Remote asset management has been around as a concept for some time, but it has only been embraced in the fitness industry during the past two years. Woodinville, Wash.-based Precor unveiled its cloud-based Preva Asset Management System in the spring of 2011, followed this past spring by PrevaNet, an application that connects exercisers to the web during their workout. Technogym, headquartered in Cesena, Italy, debuted its mywellness cloud this past spring, a collection of applications not just for asset management but also to interact with and improve the customer experience. Says Precor vice president of networked fitness Brent Brooks, "A lot of these different types of ideas have been around for a while, but we're excited because the technology we can deliver has finally caught up to the point where the types of experiences we can deliver are really interesting."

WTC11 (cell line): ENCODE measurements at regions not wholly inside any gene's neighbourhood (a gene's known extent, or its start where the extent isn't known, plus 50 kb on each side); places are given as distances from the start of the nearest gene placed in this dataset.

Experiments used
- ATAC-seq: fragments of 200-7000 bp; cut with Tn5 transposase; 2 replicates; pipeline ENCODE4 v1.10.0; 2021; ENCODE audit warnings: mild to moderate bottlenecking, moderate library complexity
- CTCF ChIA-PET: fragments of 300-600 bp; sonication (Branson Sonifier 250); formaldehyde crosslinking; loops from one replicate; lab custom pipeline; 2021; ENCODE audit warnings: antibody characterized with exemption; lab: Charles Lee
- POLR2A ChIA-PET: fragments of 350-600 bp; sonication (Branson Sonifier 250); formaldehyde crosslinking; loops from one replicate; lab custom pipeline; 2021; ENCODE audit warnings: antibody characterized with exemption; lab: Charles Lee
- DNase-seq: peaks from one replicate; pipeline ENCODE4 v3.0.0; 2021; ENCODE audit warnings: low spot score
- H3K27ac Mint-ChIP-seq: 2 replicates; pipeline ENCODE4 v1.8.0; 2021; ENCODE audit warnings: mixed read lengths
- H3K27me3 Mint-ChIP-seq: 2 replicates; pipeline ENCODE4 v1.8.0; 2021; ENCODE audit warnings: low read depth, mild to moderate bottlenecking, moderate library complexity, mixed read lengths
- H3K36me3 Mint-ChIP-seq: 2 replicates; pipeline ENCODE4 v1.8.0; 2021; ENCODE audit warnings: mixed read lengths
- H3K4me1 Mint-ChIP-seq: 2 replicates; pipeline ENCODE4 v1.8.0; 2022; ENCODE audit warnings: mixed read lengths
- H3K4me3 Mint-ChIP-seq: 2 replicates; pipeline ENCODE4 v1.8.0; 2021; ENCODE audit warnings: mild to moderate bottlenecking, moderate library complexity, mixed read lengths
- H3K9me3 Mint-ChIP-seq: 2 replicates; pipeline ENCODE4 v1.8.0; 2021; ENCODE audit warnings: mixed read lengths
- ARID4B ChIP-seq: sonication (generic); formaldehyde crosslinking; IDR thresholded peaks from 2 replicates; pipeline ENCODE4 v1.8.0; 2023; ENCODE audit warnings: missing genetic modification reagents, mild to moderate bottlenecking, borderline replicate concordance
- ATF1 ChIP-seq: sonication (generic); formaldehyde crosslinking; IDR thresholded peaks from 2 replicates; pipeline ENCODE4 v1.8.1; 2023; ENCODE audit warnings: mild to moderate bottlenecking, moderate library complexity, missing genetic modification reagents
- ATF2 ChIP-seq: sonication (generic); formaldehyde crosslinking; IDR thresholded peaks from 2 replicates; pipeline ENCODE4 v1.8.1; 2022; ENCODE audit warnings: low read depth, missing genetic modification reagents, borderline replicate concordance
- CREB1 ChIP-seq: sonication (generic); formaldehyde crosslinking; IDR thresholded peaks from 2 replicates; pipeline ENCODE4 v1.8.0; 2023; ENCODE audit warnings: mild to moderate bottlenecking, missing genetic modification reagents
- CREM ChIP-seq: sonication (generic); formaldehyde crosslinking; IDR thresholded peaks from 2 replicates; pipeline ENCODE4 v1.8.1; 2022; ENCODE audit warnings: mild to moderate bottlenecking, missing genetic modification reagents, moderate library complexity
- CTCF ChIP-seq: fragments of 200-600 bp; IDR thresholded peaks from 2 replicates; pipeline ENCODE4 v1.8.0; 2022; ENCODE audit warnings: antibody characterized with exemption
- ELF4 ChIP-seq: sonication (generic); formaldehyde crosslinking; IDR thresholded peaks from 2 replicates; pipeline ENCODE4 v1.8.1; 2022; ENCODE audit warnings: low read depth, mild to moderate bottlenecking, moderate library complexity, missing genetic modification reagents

"For so long, everyone has said data is important, but I think 2013 will be the year when clubs start to really integrate it into their business," adds Arp. "I think before it was just sort of a fringe benefit. Some clubs did it. Some talked about it, but didn't implement it or understand it. The data was incomplete. If you only have data on some of your equipment, it's hard to make any judgment."
The advancements in technology over the past few years have allowed programmers to design tools that facility owners can use to fill in the gaps in their data, not to mention make that data more easily accessible. Take, for instance, tracking equipment usage. "One of the challenges as an operator is knowing when and how to rotate equipment to spread usage out across the line of equipment," says Brooks. "Location has a lot to do with how members use equipment. A lot of people have a favorite treadmill - it's by the door or under a fan. We can generate a report that tells operators the average usage across the treadmills so that over time they can plan for better rotation."